Ed, are you and the sheriffs OK with the status quo for now?  At some point in the not-too-distant future (Taras is aiming for 3 weeks), they'd like to move gaia-try from buildbot to TaskCluster, at which point it won't affect slave load in buildbot at all.

If you're not ok with this, I'll set up a meeting so we can try to arrive at a consensus.
Flags: needinfo?(emorley)
(Assignee)

Comment 24

4 years ago
(In reply to Jonathan Griffin (:jgriffin) from comment #23)
> Ed, are you and the sheriffs OK with the status quo for now?  At some point
> in the not-too-distant future (Taras is aiming for 3 weeks), they'd like to
> move gaia-try from buildbot to TaskCluster, at which point it won't affect
> slave load in buildbot at all.

That sounds great - I'm happy to wait until then - thank you :-)

(In reply to John Ford [:jhford] -- please use 'needinfo?' instead of a CC from comment #19)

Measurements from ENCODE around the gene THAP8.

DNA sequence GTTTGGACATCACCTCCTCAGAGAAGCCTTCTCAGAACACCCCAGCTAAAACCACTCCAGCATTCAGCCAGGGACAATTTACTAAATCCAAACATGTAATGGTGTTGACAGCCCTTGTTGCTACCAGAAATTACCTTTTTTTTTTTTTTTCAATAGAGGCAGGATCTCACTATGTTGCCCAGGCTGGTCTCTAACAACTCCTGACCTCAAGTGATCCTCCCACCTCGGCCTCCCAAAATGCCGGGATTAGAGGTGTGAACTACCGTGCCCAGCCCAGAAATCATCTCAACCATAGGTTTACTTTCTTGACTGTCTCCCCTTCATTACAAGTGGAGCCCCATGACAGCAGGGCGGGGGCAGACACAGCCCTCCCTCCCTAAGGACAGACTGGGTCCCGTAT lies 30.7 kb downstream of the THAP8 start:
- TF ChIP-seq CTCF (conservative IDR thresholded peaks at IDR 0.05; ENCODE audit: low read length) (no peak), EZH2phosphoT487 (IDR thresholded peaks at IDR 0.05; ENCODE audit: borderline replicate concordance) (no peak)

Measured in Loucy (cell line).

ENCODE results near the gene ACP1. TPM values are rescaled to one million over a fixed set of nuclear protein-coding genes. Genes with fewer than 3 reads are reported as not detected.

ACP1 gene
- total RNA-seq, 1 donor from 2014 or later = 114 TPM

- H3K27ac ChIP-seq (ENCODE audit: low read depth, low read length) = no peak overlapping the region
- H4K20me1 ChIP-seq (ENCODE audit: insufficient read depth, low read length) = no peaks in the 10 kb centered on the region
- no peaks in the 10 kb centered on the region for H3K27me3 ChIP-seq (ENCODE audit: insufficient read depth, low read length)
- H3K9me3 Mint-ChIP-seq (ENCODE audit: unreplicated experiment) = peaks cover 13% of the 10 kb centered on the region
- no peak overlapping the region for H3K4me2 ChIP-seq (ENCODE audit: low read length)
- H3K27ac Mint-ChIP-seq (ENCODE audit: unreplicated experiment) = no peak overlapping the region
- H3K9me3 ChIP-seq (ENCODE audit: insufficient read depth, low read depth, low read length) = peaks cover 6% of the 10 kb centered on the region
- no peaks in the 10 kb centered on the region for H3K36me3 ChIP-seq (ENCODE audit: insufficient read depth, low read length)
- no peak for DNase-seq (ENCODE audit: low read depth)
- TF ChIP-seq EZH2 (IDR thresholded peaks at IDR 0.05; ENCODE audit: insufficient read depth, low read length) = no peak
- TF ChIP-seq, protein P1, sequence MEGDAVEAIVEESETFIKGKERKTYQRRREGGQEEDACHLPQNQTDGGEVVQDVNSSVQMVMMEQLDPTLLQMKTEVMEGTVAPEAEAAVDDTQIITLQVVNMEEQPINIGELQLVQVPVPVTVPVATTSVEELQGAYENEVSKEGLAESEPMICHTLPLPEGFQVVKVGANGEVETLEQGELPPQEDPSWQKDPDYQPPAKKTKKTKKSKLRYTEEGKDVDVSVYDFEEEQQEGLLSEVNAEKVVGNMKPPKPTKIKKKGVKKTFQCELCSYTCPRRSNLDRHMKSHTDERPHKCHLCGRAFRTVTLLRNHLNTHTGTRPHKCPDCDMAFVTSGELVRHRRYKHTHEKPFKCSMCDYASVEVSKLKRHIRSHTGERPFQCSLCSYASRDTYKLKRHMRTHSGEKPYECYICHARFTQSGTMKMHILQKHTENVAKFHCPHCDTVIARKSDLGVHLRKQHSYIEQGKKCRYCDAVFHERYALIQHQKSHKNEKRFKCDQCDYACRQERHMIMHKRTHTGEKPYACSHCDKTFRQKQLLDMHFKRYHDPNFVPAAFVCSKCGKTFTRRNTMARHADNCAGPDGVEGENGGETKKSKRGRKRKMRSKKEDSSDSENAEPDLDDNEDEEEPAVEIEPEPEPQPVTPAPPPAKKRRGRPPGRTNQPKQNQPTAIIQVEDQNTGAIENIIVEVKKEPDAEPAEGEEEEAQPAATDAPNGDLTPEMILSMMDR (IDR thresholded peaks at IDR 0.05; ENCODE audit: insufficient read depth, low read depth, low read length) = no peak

> >     'try': 5,
> >     'gaia-pullrequests': 5,
> 
> I still disagree with putting PRs at the absolute lowest priority given that
> testing a PR is *way* less machine time than even a single platform for
> Gecko.

The amount of machine time shouldn't come into it - B2G developers can't just walk to the front of the queue ahead of gecko devs, that's just not reasonable. In the example above (which is in a post bug 1037005 world), with both priorities set at 5 - gaia-pullrequests would have equal priority with try, not lower (which is how I read your 'absolute lowest priority', though not sure if you meant equal to try).
Flags: needinfo?(emorley)
(Assignee)

Comment 25

4 years ago
(In reply to Phil Ringnalda (:philor) from comment #0)
> If we actually intended that, which I hope we didn't, it should be
> explicitly listed there

I've filed bug 1043415 for explicitly listing (but not changing) gaia-try's priority, to make it clearer when reading the priority list (since it currently hits the default-case, so is non-obvious.
(Assignee)

Updated

4 years ago
Status: ASSIGNED → RESOLVED
Last Resolved: 4 years ago
Resolution: --- → WONTFIX
Component: General Automation → General
Product: Release Engineering → Release Engineering